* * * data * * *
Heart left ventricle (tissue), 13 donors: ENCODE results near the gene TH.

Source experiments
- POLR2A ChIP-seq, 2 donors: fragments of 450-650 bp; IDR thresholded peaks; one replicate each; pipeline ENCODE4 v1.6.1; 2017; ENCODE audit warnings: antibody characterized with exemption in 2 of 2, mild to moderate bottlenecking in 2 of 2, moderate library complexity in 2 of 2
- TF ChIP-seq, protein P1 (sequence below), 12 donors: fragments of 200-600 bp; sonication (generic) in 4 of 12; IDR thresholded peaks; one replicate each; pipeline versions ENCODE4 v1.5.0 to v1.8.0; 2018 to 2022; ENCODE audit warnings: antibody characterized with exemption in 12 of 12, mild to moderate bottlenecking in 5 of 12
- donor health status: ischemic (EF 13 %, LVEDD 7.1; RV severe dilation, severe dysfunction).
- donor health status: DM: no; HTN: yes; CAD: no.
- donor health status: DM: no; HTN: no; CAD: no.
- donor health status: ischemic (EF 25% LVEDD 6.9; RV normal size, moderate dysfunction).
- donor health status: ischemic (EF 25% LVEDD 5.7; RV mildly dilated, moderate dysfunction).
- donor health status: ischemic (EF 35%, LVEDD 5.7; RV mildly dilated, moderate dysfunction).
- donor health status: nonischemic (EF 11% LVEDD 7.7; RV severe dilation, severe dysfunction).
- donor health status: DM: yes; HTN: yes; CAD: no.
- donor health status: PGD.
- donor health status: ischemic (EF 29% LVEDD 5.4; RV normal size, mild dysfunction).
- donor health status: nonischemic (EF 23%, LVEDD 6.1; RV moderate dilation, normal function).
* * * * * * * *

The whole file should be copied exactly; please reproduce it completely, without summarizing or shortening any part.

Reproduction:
Heart left ventricle (tissue), 13 donors: ENCODE results near the gene TH.

Source experiments
- POLR2A ChIP-seq, 2 donors: fragments of 450-650 bp; IDR thresholded peaks; one replicate each; pipeline ENCODE4 v1.6.1; 2017; ENCODE audit warnings: antibody characterized with exemption in 2 of 2, mild to moderate bottlenecking in 2 of 2, moderate library complexity in 2 of 2
- TF ChIP-seq, protein P1 (sequence below), 12 donors: fragments of 200-600 bp; sonication (generic) in 4 of 12; IDR thresholded peaks; one replicate each; pipeline versions ENCODE4 v1.5.0 to v1.8.0; 2018 to 2022; ENCODE audit warnings: antibody characterized with exemption in 12 of 12, mild to moderate bottlenecking in 5 of 12
- donor health status: ischemic (EF 13 %, LVEDD 7.1; RV severe dilation, severe dysfunction).
- donor health status: DM: no; HTN: yes; CAD: no.
- donor health status: DM: no; HTN: no; CAD: no.
- donor health status: ischemic (EF 25% LVEDD 6.9; RV normal size, moderate dysfunction).
- donor health status: ischemic (EF 25% LVEDD 5.7; RV mildly dilated, moderate dysfunction).
- donor health status: ischemic (EF 35%, LVEDD 5.7; RV mildly dilated, moderate dysfunction).
- donor health status: nonischemic (EF 11% LVEDD 7.7; RV severe dilation, severe dysfunction).
- donor health status: DM: yes; HTN: yes; CAD: no.
- donor health status: PGD.
- donor health status: ischemic (EF 29% LVEDD 5.4; RV normal size, mild dysfunction).
- donor health status: nonischemic (EF 23%, LVEDD 6.1; RV moderate dilation, normal function).